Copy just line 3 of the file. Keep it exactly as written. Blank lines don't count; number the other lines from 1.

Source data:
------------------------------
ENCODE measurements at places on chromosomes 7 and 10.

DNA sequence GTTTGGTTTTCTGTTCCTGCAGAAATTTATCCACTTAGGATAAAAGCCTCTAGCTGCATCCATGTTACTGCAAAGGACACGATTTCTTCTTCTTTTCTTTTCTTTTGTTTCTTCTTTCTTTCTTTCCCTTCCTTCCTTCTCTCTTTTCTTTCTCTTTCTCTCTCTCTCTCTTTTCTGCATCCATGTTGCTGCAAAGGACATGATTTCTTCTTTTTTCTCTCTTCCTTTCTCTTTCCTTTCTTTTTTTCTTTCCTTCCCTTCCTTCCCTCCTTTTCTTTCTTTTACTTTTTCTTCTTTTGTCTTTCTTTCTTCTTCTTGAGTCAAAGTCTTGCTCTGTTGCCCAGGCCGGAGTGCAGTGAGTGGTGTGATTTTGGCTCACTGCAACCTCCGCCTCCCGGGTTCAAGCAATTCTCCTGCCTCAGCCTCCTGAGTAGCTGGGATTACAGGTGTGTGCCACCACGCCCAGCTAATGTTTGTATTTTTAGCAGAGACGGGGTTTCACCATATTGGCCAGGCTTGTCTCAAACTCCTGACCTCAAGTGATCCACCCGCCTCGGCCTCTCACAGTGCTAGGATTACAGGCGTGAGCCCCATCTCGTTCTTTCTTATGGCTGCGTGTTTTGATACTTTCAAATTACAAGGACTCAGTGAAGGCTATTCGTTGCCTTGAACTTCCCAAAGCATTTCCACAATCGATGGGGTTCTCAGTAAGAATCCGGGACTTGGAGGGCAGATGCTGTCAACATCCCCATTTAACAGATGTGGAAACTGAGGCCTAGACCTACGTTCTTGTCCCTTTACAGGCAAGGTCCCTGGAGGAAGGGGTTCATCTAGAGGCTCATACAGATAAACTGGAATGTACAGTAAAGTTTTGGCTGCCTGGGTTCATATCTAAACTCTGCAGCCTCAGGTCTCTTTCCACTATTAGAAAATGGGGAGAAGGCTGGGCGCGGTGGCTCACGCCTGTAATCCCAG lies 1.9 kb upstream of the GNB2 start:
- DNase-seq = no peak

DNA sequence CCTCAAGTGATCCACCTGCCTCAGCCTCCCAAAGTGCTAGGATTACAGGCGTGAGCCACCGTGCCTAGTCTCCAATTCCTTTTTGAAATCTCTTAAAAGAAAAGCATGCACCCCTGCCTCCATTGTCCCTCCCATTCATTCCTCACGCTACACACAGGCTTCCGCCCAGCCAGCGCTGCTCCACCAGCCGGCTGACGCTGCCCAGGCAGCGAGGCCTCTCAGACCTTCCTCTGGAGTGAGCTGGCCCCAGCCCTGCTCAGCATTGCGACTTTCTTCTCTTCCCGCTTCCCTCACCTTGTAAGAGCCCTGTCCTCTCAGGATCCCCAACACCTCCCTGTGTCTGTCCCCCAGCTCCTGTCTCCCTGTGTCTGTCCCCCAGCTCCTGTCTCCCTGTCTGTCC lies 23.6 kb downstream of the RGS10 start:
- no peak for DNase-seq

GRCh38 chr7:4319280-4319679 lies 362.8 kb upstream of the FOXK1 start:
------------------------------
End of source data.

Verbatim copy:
- DNase-seq = no peak